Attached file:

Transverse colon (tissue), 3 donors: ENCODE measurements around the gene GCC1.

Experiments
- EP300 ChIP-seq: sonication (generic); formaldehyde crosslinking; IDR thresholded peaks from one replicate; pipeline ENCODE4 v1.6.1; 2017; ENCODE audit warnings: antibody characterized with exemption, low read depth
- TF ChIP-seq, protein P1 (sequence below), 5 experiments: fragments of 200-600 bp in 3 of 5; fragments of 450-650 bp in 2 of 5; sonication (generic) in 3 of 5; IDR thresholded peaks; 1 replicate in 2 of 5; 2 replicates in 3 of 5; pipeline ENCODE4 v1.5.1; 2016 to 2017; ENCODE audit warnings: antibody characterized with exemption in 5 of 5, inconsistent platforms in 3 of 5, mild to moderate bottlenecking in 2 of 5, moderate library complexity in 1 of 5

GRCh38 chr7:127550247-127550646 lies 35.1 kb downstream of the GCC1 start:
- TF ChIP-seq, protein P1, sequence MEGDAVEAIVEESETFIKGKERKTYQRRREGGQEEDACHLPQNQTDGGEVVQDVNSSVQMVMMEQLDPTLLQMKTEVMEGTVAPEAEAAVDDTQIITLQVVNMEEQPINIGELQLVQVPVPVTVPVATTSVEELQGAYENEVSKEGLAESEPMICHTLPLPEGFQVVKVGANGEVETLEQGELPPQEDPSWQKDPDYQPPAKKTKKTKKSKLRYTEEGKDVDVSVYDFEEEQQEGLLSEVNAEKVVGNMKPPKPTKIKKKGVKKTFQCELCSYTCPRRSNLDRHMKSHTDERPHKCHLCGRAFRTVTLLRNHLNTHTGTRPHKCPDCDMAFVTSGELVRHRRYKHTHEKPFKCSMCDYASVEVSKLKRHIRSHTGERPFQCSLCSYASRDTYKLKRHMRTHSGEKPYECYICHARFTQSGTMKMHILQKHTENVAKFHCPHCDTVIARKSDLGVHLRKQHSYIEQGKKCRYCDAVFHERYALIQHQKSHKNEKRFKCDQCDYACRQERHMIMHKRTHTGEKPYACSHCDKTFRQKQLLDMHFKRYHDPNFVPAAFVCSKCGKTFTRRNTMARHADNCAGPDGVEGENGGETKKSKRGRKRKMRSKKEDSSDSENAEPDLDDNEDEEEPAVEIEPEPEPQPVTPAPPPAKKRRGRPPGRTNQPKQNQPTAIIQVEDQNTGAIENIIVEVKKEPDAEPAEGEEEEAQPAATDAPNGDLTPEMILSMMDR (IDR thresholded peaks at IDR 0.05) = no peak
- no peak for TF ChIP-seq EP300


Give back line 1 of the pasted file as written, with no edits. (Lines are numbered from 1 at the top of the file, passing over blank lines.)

Transverse colon (tissue), 3 donors: ENCODE measurements around the gene GCC1.